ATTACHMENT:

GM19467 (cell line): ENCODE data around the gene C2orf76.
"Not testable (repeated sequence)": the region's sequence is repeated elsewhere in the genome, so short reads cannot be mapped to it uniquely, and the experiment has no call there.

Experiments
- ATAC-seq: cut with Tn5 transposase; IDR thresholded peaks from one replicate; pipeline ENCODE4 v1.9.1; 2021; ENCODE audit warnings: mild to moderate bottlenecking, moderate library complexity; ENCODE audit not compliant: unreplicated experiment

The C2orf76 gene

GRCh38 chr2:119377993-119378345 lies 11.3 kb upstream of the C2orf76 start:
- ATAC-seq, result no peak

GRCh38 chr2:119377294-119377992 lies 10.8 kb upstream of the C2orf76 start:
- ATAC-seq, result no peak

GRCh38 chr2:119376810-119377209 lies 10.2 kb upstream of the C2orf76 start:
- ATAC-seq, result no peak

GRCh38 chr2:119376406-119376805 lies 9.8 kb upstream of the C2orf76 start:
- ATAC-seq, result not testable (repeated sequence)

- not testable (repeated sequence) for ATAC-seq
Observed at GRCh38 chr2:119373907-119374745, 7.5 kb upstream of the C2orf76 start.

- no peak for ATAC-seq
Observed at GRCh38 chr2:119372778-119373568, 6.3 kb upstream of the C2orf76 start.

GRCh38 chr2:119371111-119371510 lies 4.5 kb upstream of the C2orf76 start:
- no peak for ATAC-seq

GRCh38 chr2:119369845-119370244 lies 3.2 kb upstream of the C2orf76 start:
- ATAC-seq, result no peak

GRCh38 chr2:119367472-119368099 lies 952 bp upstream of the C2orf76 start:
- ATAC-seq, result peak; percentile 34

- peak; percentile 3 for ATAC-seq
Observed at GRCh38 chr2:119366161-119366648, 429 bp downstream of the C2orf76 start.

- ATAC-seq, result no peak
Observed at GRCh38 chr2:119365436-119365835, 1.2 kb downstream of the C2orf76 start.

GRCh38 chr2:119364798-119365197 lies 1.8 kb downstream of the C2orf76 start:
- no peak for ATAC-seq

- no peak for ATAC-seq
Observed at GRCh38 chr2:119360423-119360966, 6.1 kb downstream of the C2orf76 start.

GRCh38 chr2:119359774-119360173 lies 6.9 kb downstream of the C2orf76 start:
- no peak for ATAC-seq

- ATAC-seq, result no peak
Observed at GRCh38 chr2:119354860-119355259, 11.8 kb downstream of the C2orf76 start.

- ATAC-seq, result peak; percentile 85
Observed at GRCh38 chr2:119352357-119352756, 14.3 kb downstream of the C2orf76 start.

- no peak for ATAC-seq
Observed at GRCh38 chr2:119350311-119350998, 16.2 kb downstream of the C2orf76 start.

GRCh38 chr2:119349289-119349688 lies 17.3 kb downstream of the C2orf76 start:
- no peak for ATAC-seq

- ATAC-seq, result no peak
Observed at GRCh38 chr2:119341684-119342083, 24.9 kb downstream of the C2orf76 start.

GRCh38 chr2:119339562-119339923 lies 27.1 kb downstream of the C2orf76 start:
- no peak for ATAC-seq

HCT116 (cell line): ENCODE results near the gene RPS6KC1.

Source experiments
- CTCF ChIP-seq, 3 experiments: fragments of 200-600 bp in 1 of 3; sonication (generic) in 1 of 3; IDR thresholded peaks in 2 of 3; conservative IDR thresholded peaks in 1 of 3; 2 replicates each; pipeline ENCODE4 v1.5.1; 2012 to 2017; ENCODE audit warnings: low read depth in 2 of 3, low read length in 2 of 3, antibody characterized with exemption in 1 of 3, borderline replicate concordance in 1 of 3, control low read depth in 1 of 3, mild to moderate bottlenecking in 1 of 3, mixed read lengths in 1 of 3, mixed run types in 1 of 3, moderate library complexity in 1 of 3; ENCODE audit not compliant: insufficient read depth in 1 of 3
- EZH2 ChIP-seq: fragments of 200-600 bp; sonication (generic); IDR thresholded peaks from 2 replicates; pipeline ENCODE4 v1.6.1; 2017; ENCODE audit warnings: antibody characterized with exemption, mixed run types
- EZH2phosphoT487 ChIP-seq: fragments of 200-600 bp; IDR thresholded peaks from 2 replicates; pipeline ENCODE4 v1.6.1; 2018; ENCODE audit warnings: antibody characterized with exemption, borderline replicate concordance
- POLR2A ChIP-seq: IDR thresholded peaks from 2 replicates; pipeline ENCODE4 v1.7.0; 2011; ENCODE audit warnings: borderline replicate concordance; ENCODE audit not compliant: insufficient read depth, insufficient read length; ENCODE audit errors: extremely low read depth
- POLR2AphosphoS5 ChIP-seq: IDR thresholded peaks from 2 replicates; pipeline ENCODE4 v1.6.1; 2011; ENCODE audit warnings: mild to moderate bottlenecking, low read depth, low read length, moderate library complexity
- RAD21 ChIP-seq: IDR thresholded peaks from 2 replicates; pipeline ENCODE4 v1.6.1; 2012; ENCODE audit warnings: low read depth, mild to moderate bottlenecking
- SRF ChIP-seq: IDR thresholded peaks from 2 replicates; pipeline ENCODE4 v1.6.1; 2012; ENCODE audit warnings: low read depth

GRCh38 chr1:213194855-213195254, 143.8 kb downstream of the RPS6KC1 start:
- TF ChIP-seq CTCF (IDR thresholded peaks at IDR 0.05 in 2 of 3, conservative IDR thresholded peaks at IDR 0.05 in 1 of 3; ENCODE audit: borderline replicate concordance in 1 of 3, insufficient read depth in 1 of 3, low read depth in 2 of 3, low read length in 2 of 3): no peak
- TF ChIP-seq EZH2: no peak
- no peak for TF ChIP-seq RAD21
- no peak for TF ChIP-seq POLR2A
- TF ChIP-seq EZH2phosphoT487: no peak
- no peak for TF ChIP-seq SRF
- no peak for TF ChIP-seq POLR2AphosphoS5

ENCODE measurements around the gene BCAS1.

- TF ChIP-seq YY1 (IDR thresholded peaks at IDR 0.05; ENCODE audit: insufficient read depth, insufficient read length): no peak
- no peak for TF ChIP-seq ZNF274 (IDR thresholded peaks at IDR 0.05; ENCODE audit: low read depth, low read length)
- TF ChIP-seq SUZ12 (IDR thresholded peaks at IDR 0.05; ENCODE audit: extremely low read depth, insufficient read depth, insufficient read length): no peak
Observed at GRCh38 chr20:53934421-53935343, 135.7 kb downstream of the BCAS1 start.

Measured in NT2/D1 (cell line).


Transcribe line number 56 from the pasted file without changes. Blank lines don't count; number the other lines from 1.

- TF ChIP-seq CTCF (IDR thresholded peaks at IDR 0.05 in 2 of 3, conservative IDR thresholded peaks at IDR 0.05 in 1 of 3; ENCODE audit: borderline replicate concordance in 1 of 3, insufficient read depth in 1 of 3, low read depth in 2 of 3, low read length in 2 of 3): no peak